Even during the pandemic, we’re still seeing movement within the UAAP. From Adamson’s acquisition of Joaquin Jaymalin to FEU’s quiet development of players from the Baby Tamaraws, teams continue to prepare for UAAP Season 83 – whenever that may be.
Three teams have been extra aggressive in the recruiting space. UP recently made waves with their acquisition of big-time high school prospects, while UST and La Salle have remained steady throughout the year with their quality pick-ups.
Despite their different strategies, the goal remains the same; to knock Ateneo off their throne as UAAP champions. Let’s see how each one of them plans to do just that by zooming into their recruitment.
UP Fighting Maroons: Continuing to build on Atin ‘To
Season 82 didn’t end the way the UP Fighting Maroons expected it to. Dreams of a championship run were crushed after a shot all the way from Espana found its mark. To call it a disappointing finish would be putting it nicely.
Despite the lingering heartbreak, the uncertainty of their core, and a pandemic sprinkling even more instability, the Fighting Maroons have proceeded to do what Iskos do best; staring at a challenge straight in the eye then proceeding to attack it with utmost might. The Fighting Maroons have doubled down on their expectations by retooling their program with a wide range of talent from Metro Manila.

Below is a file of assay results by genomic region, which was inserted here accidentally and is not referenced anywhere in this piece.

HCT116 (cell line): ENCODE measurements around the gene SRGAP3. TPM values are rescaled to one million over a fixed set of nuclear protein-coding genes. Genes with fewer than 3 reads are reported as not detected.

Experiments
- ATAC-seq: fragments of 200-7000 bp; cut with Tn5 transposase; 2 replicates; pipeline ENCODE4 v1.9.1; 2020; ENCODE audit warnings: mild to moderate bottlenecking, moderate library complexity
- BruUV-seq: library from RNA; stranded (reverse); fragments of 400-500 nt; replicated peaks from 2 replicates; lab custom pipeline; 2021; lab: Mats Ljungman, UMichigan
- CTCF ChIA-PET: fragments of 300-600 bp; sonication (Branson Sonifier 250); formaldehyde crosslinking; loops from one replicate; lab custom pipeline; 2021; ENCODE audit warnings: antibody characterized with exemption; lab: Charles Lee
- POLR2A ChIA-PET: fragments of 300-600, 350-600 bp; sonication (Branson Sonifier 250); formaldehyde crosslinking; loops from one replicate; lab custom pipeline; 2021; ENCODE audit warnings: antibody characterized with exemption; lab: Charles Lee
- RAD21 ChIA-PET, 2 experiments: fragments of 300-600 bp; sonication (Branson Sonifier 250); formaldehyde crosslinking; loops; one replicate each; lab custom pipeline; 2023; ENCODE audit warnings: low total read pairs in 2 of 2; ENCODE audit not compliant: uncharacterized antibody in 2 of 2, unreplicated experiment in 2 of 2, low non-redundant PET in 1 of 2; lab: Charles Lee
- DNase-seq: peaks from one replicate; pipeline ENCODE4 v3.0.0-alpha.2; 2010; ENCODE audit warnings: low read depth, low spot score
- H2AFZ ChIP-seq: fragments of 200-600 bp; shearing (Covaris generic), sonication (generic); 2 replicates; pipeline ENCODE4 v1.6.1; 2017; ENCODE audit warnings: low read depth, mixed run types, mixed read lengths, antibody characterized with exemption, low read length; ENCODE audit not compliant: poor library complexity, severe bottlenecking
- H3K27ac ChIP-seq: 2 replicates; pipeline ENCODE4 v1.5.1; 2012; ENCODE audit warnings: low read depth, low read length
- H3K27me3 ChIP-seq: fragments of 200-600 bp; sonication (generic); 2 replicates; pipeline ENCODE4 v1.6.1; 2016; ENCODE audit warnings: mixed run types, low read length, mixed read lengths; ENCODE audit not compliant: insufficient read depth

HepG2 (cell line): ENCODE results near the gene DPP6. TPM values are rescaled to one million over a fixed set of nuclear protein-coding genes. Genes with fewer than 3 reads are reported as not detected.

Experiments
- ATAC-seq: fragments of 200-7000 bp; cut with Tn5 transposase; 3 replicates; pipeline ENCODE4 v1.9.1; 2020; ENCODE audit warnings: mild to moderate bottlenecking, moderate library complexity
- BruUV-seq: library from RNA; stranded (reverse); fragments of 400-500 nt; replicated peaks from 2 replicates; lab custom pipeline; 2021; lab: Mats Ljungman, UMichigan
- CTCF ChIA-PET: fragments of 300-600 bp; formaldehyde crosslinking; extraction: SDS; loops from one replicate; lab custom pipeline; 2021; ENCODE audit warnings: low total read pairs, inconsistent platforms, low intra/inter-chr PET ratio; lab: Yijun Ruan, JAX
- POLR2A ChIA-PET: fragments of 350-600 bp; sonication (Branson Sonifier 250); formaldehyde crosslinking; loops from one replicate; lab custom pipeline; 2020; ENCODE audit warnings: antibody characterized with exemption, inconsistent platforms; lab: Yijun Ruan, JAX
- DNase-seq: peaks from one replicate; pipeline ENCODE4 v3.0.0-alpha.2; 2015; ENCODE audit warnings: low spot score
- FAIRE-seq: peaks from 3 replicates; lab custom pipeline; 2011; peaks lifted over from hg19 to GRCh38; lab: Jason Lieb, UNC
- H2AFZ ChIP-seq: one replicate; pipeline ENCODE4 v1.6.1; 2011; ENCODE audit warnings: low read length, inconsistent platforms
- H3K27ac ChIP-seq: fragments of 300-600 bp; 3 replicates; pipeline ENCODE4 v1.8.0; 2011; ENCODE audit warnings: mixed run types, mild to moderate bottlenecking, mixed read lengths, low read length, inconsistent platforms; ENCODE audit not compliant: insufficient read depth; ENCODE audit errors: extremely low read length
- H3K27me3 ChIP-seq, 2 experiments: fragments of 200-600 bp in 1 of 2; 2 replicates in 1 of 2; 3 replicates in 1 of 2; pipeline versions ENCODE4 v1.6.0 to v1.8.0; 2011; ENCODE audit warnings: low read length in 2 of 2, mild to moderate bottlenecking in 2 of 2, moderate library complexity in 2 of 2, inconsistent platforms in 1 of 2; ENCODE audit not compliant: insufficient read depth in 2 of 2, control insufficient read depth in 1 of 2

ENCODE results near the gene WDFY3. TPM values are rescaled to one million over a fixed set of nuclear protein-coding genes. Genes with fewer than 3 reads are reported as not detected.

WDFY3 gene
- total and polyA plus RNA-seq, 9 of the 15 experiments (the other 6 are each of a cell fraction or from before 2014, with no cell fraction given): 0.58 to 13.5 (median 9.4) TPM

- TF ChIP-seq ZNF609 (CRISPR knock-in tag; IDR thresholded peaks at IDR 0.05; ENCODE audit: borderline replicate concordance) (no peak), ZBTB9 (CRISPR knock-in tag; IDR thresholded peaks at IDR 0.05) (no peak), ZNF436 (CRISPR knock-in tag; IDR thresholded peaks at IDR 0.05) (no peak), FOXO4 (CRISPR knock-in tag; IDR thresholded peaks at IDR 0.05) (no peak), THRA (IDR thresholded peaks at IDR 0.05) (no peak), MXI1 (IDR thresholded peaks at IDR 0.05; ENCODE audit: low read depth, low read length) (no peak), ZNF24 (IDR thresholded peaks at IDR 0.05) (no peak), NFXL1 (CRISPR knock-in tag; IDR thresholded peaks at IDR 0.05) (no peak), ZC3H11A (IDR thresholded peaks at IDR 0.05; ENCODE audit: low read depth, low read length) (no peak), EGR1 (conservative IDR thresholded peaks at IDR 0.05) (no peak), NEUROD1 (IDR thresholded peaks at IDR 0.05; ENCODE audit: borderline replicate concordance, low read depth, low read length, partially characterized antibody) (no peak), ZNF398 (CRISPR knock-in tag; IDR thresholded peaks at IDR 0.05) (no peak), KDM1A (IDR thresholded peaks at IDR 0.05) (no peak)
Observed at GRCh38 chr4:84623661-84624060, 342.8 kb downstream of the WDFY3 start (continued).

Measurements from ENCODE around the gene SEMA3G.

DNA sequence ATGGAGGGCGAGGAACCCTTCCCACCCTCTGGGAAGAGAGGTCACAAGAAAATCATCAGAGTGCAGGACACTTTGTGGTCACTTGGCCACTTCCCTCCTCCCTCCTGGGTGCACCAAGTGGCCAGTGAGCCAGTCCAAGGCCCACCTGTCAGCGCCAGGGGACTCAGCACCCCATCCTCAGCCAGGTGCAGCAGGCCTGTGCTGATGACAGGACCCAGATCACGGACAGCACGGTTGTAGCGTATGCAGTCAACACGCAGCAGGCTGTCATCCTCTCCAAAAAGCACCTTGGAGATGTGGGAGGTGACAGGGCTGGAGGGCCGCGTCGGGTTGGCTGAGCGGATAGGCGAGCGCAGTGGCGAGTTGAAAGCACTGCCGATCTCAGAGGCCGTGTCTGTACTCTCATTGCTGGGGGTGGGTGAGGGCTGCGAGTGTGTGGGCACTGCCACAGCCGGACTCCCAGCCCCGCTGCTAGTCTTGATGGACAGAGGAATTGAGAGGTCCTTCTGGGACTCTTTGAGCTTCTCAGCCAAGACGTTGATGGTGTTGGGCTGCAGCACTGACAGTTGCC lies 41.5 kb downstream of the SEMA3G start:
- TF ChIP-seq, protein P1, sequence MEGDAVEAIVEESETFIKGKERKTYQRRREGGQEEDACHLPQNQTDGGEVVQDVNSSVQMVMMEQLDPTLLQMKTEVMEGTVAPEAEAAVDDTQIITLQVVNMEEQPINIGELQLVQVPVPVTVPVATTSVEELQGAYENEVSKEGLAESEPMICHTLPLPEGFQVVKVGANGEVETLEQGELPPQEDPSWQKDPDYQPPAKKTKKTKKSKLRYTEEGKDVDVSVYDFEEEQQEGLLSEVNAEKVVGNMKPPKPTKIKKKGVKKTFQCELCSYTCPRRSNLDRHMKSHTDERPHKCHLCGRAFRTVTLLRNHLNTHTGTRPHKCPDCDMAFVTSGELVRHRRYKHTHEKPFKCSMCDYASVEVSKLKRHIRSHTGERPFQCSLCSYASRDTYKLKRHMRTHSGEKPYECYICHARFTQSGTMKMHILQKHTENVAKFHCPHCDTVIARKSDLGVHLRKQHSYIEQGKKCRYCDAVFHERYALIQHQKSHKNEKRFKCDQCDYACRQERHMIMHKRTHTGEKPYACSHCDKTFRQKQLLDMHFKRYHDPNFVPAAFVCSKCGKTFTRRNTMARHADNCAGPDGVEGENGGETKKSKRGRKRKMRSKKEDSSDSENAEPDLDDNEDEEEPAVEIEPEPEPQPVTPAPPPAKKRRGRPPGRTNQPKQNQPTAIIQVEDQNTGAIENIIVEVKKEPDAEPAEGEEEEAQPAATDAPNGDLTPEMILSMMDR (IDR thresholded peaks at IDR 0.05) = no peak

Aside from usual suspects Ricci Rivero, Kobe Paras, and Bright Akhuetie, the Fighting Maroons are prepared for the present with incoming prospects finishing their residency. Conrad Catapusan and Brix Ramos will fill-in slots for the Fighting Maroons while one-and-done Sammy Dowd should make an immediate impact.
UP’s future is even more exciting. For the short-term, former CEU FSA Malick Diouf and Joel Cagulangan are A+ talents who the UP community will surely enjoy having. Their long-term outlook is filled with even more potential. Former NU Bullpups Carl Tamayo and Gerry Abadiano lead the pack and right behind them are LSGH standout RC Calimag and big man Ethan Kirkness.
The heartbreak of 82 continues to linger, but it’s not going to kill the spirit of UP. Atin ‘To wasn’t meant to be the be-all, end-all; it was meant to represent a permanent shift. The commitment to recruiting across all levels is evidence of that.
UST Growling Tigers: Embracing the Mayhem
When Aldin Ayo joined the UST Growling Tigers, expectations were modest. The excellence of Ayo was enough to create excitement, but the memories of back-to-back losing seasons during 79 and 80 grounded Thomasians.
It’s now possible to gauge where the UST program is heading after two years of the Aldin Ayo experience. In La Salle, it never felt like Aldin had total control with the types of players he could recruit. That hasn’t been the case with UST. Mark Nonoy and Rhenz Abando gave us a sneak peek of the kind of program he’s building in UST. With his list of recruits ever since the end of Season 82, he’s been showing us the foundation of what UST basketball will be for years to come.